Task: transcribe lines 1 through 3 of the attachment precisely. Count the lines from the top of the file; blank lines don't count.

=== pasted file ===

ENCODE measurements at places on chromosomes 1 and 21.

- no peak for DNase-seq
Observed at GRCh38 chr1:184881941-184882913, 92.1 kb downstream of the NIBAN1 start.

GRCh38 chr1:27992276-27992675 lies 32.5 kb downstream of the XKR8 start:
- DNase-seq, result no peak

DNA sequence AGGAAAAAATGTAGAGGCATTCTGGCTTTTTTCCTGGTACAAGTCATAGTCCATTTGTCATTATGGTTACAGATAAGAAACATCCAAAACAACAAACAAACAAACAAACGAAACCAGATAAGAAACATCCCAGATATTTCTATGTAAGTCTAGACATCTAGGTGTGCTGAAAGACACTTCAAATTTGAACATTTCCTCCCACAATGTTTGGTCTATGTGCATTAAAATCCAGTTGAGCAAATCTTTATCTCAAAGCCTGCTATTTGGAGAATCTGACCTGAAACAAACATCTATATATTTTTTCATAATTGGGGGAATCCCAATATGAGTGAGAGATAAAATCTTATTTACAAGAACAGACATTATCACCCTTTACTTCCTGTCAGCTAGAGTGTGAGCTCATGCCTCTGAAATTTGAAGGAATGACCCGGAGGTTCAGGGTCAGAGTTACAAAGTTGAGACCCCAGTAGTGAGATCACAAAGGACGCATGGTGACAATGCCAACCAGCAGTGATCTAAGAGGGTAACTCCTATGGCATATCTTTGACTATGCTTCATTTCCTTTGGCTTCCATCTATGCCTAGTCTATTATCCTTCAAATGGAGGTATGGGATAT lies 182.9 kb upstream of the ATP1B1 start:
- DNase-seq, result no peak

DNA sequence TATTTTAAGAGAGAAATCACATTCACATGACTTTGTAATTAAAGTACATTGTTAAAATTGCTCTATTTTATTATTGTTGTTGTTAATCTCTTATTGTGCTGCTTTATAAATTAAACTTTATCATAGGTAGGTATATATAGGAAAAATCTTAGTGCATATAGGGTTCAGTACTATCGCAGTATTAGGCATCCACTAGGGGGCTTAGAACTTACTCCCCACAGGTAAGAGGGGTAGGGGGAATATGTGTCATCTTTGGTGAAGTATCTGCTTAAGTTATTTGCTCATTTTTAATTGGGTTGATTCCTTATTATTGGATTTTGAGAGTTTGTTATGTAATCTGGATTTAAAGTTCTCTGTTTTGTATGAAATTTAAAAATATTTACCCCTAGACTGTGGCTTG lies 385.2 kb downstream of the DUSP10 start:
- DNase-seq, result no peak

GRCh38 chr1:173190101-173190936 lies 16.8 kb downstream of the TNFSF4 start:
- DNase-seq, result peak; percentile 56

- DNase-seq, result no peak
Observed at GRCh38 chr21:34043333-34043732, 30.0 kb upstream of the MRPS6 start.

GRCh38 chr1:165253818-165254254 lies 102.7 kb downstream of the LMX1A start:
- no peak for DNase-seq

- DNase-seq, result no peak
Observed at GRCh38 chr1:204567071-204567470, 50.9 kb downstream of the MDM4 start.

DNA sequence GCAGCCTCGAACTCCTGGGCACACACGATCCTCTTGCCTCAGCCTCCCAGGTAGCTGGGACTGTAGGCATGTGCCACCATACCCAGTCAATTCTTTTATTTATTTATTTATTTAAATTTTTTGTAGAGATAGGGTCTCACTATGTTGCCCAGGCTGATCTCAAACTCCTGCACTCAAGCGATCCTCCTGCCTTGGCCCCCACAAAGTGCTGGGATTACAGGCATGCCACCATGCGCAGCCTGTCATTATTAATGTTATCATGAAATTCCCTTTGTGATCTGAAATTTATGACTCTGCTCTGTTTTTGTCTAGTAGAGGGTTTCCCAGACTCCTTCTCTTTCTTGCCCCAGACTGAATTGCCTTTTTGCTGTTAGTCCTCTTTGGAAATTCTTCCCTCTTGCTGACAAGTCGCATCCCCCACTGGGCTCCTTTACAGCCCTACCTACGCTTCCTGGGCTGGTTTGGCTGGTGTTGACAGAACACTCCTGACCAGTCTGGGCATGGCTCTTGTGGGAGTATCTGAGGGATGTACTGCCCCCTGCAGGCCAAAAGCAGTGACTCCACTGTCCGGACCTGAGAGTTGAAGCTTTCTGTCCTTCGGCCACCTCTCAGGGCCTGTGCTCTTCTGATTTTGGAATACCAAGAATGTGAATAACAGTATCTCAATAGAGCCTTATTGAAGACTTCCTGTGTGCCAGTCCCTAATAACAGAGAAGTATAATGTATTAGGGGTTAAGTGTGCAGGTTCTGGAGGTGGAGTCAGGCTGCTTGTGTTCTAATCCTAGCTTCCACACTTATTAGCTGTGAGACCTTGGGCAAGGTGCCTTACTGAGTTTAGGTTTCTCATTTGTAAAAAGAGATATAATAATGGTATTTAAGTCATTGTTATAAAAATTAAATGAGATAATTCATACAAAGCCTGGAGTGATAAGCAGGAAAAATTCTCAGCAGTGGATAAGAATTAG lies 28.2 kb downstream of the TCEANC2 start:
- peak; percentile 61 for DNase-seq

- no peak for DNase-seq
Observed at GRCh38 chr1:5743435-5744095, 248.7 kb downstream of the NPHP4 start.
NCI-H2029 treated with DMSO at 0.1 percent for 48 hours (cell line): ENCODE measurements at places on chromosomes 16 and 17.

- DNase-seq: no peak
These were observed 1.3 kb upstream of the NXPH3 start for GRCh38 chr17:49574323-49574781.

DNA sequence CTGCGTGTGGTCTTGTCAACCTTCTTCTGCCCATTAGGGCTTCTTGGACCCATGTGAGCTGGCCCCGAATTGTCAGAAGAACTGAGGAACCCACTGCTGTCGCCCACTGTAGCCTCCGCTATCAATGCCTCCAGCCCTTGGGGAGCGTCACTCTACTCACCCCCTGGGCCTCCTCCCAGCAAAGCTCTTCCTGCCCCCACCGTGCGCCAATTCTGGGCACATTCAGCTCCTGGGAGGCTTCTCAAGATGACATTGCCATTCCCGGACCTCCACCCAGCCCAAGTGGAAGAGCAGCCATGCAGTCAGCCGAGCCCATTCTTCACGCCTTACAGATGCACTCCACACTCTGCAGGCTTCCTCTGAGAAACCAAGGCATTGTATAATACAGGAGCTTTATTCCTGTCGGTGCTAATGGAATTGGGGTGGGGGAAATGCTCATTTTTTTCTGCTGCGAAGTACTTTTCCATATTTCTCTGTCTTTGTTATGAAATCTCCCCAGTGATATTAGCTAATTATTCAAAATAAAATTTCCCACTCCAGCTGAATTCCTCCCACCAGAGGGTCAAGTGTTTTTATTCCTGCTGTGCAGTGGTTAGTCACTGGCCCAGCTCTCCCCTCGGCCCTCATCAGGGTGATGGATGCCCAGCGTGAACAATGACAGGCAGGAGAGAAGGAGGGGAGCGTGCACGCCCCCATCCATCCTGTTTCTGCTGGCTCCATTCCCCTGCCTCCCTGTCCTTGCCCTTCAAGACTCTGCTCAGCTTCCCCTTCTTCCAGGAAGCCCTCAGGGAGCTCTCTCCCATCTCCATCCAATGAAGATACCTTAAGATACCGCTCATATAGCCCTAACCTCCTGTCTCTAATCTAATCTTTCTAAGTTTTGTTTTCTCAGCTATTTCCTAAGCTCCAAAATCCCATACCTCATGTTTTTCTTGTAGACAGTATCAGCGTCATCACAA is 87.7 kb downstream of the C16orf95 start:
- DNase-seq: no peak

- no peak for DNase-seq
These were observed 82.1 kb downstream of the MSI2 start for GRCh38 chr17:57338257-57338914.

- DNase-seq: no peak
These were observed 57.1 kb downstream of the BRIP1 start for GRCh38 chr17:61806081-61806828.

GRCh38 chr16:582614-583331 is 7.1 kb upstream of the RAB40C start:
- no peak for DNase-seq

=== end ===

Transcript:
ENCODE measurements at places on chromosomes 1 and 21.

- no peak for DNase-seq
Observed at GRCh38 chr1:184881941-184882913, 92.1 kb downstream of the NIBAN1 start.